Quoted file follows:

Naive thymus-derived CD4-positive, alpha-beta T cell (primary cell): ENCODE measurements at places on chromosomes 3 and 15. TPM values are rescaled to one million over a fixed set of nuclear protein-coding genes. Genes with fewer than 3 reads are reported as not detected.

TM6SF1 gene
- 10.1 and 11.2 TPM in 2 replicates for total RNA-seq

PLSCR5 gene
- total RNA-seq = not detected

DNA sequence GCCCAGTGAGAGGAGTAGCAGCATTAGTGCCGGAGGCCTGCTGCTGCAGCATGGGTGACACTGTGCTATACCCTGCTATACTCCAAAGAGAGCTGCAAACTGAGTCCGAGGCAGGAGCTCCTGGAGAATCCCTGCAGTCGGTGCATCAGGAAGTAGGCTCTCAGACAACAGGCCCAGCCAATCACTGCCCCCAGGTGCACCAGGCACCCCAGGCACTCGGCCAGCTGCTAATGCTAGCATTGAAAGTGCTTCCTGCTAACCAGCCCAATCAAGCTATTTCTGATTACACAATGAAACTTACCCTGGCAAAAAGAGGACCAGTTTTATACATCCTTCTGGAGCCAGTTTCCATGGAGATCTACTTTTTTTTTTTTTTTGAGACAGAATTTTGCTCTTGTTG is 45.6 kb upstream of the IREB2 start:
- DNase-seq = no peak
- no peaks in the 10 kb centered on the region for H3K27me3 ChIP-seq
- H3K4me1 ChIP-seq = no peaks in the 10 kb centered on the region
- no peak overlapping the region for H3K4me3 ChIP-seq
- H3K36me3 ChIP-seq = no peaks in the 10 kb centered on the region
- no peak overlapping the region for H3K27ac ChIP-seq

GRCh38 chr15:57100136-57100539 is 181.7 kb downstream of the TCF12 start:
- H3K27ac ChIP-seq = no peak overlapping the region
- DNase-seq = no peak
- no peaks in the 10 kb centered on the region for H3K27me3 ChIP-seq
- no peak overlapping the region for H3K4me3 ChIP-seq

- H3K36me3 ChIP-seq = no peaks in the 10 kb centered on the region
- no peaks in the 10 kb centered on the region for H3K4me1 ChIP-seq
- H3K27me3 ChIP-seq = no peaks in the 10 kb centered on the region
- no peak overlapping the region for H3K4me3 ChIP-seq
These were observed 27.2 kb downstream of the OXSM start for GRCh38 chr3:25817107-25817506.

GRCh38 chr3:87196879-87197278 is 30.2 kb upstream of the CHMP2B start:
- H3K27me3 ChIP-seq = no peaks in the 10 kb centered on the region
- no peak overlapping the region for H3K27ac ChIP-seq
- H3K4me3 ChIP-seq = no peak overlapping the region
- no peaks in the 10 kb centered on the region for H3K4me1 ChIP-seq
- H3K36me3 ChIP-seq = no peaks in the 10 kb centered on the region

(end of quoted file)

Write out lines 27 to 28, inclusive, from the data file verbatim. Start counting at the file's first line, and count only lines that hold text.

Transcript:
- no peaks in the 10 kb centered on the region for H3K4me1 ChIP-seq
- H3K36me3 ChIP-seq = no peaks in the 10 kb centered on the region